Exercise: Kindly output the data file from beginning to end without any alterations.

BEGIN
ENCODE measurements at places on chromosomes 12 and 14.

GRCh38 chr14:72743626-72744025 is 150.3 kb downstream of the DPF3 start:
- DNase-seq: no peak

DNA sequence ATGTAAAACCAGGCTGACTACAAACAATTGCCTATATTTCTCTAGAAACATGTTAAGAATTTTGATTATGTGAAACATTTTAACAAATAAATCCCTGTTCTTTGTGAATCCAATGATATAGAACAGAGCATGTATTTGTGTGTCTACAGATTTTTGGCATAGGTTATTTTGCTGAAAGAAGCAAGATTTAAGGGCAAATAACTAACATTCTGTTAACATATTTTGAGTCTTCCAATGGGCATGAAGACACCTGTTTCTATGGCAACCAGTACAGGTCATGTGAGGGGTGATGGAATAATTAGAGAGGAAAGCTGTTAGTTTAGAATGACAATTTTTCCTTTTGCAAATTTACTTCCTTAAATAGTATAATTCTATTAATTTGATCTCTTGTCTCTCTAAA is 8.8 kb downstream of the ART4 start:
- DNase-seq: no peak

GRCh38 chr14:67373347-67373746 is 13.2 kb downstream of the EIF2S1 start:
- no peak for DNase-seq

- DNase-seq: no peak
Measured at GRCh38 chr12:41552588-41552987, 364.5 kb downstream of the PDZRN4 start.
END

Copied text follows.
ENCODE measurements at places on chromosomes 12 and 14.

GRCh38 chr14:72743626-72744025 is 150.3 kb downstream of the DPF3 start:
- DNase-seq: no peak

DNA sequence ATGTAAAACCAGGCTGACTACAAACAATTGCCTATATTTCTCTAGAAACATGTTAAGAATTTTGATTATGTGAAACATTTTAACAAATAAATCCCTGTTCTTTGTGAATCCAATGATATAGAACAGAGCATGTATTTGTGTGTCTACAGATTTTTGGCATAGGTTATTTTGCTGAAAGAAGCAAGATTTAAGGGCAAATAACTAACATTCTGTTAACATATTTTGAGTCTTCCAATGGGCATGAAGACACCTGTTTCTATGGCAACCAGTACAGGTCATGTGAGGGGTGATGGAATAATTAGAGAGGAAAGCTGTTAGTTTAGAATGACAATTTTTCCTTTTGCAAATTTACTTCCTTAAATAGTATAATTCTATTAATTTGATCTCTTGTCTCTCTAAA is 8.8 kb downstream of the ART4 start:
- DNase-seq: no peak

GRCh38 chr14:67373347-67373746 is 13.2 kb downstream of the EIF2S1 start:
- no peak for DNase-seq

- DNase-seq: no peak
Measured at GRCh38 chr12:41552588-41552987, 364.5 kb downstream of the PDZRN4 start.